OBJECTIVE To determine long-term outcomes and factors associated with those outcomes in dogs with gastroesophageal intussusception (GEI). ANIMALS 36 dogs with GEI evaluated at 16 veterinary hospitals from January 2000 through January 2018. PROCEDURES Medical records of included dogs were reviewed to collect information regarding signalment, clinical signs, physical examination findings, blood work and diagnostic imaging results, surgical findings, and outcome. Factors were evaluated for associations with various outcomes. RESULTS Median age of dogs with GEI was 13.2 months, and males (72% [26/36]) and German Shepherd Dogs (33% [12/36]) were most common. Vomiting (67% [24/36]) and regurgitation (33% [12/36]) were the most common clinical signs. Ten of 36 (28%) dogs were euthanized without treatment, and 26 (72%) underwent treatment (25 surgically and 1 endoscopically). Twenty-three of the 26 (88%) treated dogs survived to discharge; median survival time was 995 days. At last follow-up, 15 of the 23 (65%) surviving dogs remained alive and 8 (35%) had died for reasons related to persistent regurgitation (n = 6) or reasons unrelated to GEI (2). Of the 10 dogs for which owners were contacted, 7 had persistent regurgitation, the severity of which was reduced through managed feedings. Dogs with acute (≤ 7 days) clinical signs or a previous diagnosis of megaesophagus were more likely to have persistent regurgitation than were dogs without these factors. CONCLUSIONS AND CLINICAL RELEVANCE Treatment should be considered for dogs with GEI given the high rate of survival to discharge and median survival time. Although persistent regurgitation was common after treatment, a satisfactory outcome was possible with medical management, including managed feedings and medications.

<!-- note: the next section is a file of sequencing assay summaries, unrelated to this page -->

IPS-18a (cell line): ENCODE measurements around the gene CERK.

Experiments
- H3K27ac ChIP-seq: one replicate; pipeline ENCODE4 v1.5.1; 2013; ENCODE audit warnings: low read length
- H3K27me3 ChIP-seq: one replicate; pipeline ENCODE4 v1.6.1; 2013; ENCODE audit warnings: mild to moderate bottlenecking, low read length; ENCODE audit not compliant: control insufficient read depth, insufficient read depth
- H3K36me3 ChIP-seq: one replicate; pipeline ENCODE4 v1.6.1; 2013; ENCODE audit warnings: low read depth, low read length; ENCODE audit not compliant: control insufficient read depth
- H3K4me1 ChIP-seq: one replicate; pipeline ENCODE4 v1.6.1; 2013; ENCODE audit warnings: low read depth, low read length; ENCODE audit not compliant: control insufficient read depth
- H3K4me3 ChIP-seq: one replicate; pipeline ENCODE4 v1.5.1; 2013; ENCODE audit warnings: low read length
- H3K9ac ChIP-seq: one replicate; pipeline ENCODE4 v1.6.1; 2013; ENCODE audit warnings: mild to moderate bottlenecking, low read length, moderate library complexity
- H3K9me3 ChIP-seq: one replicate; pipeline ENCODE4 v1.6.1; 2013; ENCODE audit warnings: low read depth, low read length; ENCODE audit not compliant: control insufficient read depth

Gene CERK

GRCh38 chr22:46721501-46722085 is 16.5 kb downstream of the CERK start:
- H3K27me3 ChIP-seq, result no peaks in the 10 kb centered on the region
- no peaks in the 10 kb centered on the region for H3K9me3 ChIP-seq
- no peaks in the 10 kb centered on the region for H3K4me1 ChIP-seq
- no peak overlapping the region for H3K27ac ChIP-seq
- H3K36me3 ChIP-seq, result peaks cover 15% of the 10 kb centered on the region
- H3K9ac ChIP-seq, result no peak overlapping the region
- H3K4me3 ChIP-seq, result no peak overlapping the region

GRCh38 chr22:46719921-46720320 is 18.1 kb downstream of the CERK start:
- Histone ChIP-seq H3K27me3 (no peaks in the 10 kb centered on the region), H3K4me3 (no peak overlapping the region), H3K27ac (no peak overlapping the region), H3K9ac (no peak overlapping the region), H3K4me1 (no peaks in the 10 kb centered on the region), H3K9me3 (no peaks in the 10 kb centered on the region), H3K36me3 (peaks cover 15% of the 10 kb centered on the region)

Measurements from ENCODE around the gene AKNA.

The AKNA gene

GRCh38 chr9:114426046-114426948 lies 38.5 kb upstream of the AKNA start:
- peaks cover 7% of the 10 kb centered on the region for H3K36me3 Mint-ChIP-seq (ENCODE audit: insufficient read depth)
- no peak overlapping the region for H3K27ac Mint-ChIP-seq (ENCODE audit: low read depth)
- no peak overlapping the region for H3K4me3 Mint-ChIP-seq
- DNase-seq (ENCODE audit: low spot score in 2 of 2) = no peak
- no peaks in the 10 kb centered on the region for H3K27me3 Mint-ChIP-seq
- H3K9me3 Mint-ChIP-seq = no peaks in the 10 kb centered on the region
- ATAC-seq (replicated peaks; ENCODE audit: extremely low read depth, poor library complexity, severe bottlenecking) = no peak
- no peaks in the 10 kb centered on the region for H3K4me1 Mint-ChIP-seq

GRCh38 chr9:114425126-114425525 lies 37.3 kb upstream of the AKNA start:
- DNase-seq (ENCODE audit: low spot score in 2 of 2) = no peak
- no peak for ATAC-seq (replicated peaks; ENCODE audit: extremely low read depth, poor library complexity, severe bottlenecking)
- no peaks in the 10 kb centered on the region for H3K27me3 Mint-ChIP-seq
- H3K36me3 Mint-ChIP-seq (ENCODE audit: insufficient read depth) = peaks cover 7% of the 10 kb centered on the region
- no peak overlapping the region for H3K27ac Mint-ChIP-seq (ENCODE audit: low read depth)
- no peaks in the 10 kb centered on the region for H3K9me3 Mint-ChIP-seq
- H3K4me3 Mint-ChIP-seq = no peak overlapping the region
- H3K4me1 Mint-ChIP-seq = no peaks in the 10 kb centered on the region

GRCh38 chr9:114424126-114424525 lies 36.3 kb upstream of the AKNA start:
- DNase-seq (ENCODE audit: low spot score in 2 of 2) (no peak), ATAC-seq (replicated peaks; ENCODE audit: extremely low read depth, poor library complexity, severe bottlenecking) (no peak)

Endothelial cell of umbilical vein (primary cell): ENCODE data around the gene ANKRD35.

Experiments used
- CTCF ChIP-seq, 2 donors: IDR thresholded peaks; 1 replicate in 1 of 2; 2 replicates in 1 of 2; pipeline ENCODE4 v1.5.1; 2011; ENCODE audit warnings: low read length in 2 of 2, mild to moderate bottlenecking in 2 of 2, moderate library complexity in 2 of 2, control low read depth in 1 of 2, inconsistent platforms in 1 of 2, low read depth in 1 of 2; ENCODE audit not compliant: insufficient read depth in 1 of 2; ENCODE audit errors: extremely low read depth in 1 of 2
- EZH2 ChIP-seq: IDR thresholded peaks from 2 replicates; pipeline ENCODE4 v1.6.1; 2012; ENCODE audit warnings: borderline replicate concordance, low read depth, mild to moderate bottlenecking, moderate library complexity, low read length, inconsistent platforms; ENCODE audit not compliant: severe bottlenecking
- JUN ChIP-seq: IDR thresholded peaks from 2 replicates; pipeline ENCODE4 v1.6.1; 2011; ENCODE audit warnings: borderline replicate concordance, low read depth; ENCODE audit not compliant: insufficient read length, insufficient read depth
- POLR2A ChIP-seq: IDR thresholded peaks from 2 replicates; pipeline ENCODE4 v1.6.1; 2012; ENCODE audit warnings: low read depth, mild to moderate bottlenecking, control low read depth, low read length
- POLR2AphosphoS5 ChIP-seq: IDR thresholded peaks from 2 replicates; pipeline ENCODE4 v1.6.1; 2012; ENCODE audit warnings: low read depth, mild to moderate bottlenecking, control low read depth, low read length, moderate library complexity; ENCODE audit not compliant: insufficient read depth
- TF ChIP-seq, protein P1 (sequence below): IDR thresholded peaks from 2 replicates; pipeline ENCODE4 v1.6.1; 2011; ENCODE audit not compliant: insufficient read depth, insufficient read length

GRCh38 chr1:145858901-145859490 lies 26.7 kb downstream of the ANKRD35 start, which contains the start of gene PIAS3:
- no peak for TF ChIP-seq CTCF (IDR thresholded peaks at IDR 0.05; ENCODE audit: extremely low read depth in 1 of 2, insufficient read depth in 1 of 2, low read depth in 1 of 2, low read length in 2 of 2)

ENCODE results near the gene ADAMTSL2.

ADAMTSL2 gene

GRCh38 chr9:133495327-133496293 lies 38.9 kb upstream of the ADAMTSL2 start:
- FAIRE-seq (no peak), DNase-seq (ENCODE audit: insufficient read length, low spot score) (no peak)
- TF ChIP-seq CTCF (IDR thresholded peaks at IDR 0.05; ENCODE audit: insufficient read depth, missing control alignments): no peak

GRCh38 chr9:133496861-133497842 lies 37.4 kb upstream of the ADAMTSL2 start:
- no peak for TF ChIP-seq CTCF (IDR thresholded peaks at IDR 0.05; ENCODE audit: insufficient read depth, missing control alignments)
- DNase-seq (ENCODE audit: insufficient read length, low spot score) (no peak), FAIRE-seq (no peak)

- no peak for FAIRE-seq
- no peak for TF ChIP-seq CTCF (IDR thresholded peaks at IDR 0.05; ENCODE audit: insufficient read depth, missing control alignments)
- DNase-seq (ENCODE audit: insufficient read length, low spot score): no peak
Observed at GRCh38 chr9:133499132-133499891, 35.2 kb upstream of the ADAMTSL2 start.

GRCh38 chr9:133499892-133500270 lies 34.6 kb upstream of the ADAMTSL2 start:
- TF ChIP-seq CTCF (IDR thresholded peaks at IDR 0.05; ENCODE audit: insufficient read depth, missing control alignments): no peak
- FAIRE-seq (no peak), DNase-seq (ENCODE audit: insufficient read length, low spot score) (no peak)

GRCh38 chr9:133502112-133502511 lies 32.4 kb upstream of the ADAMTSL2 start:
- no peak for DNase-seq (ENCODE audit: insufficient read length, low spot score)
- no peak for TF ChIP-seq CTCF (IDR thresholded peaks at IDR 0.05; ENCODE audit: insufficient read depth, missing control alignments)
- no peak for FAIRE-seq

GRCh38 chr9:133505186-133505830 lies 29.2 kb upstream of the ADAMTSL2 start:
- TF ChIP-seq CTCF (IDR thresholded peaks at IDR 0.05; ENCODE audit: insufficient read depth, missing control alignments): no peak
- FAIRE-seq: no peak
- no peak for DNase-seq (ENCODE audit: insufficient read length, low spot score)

|Original language||English (US)|
|Number of pages||7|
|Journal||Journal of the American Veterinary Medical Association|
|State||Published - Apr 15 2020|
Bibliographical noteFunding Information:
Presented as an abstract at the Society for Veterinary Soft Tissue Surgery Annual Meeting, Asheville, NC, June 2019; and the American College of Veterinary Surgeons Surgery Summit, Las Vegas, October 2019.
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PubMed: MeSH publication types
- Journal Article